BY HANNAH BUTLER
SOPHOMORE, HOPE, ARK
J.W. Hull stopped at nothing to keep the doors of Arkansas Polytechnic College open in spite of the Great Depression.
Hull, who had taken office as Arkansas Tech’s eighth president in 1932, sought out a variety of creative methods to maintain the vitality of campus during the first decade of his administration. Among these was service from 1935-42 as Arkansas director of a federal agency, the National Youth Administration.
Dr. Kenneth R. Walker’s “History of Arkansas Tech: 1909-90” reveals that by 1937, the NYA was employing approximately 14,000 Arkansans, including 138 Tech students.
It came to pass in 1940 that Hull successfully applied for funding to construct an NYA state headquarters building on the Arkansas Tech campus in Russellville. The United States entered World War II the following year, and a shift in federal priorities led to the end of the NYA in 1943.
The agreement that Hull had brokered to construct the NYA headquarters stated that the facility would revert to the ownership of Arkansas Tech once the building was no longer needed by the NYA or its successors.
And that is how the storied and colorful history of Williamson Hall began.
Arkansas Tech students from the 1940s through the early 1970s knew the building as the home of the fine arts program. Marvin Williamson, the namesake of the facility and first band director in Tech history, taught there, as did his successor, the equally legendary Gene Witherspoon.
The studios for radio station KXRJ, which later became KARV, were located in Williamson Hall from the time it went on air in February 1947 until 1957.
U.S. Army ROTC students trained inside Williamson Hall. One of Tech’s most decorated ROTC alumni is Major General William Wofford, who returned to the front lawn of Williamson Hall as Adjutant General of the Arkansas National Guard on Oct. 26, 2013, to help re-introduce the tradition of Jerry the Bulldog to Arkansas Tech following a 76-year absence.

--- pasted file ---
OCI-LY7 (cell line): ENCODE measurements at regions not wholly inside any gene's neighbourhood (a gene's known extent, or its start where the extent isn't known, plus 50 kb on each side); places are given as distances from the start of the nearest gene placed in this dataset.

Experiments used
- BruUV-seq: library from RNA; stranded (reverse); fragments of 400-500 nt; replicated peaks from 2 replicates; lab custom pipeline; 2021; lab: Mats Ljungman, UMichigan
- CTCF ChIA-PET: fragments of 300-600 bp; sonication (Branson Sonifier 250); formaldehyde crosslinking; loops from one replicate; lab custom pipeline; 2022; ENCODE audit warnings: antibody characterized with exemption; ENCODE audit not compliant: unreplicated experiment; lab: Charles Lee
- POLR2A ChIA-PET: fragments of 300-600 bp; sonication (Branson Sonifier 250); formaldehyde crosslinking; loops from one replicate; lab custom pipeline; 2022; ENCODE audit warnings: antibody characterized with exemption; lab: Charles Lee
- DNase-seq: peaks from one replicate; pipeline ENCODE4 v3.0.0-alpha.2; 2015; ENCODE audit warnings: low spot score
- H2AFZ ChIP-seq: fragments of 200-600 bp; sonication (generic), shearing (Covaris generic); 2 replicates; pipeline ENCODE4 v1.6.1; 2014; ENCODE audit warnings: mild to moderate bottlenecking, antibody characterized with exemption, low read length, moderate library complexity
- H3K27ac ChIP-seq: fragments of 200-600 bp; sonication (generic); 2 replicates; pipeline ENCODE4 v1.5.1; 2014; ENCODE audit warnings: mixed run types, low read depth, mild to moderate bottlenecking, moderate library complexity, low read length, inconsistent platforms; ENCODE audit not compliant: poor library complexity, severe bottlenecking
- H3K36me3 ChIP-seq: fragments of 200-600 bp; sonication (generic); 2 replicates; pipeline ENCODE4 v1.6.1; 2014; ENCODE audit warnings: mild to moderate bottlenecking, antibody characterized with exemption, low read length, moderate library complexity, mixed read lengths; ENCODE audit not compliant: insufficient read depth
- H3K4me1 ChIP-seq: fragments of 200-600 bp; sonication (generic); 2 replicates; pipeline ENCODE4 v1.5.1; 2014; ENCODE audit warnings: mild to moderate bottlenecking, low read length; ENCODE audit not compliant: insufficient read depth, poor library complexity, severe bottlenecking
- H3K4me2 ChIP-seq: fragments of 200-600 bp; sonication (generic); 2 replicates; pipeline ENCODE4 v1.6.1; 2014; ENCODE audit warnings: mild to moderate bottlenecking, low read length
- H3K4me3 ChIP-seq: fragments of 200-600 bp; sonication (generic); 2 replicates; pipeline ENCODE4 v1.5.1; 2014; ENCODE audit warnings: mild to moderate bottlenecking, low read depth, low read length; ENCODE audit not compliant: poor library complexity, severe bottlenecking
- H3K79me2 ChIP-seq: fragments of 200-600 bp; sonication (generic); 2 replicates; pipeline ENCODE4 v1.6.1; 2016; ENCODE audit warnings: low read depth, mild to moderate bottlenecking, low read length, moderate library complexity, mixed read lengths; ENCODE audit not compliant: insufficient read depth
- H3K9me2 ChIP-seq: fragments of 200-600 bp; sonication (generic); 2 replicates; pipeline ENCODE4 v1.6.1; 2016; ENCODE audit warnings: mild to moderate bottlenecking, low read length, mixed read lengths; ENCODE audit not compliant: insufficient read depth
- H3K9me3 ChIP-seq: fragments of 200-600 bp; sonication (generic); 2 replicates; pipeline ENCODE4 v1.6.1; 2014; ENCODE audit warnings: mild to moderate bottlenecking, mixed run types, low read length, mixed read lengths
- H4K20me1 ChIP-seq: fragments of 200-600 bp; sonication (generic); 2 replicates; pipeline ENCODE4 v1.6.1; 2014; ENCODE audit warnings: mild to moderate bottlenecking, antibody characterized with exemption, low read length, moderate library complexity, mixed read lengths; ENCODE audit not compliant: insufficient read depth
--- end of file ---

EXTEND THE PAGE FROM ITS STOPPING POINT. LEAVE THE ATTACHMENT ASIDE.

More recent Arkansas Tech students and alumni know Williamson Hall as the home of the Department of Parks, Recreation and Hospitality Administration (PRHA). The facility was named to the National Register of Historic Places in 1992 and was amidst a major renovation project when it caught fire shortly after 4 p.m. on Wednesday, April 3.
If there is a single thread that runs through the history of Williamson Hall, it might be the camaraderie felt among those who have studied there. Music students and ROTC cadets established that culture in Williamson Hall. There’s no doubt that PRHA has continued and strengthened the tradition.
That culture was never more evident than on the day after the fire. PRHA students, faculty, staff and alumni gathered for lunch. They laughed. They cried. They hugged.
Dr. Cathi McMahan, PRHA department head, stood before the group and with these words summed up why the spirit of Williamson Hall, and Arkansas Tech, is indomitable:
“We lost a building, but we didn’t lose our family.”
As of our deadline for this issue of Tech Action, authorities were reviewing the structural integrity of Williamson Hall to determine if it could be restored or if it would be demolished due to damage sustained during the fire.
“I don’t know how you describe what Williamson Hall is,” said McMahan during the April 4 lunch. “It is a tough time. That was my home away from home for 22 years. To see your faces today and have your support is why we do what we do. The saving grace is we weren’t in the building, none of you were in that building…for that, I can’t tell you how thankful I am.”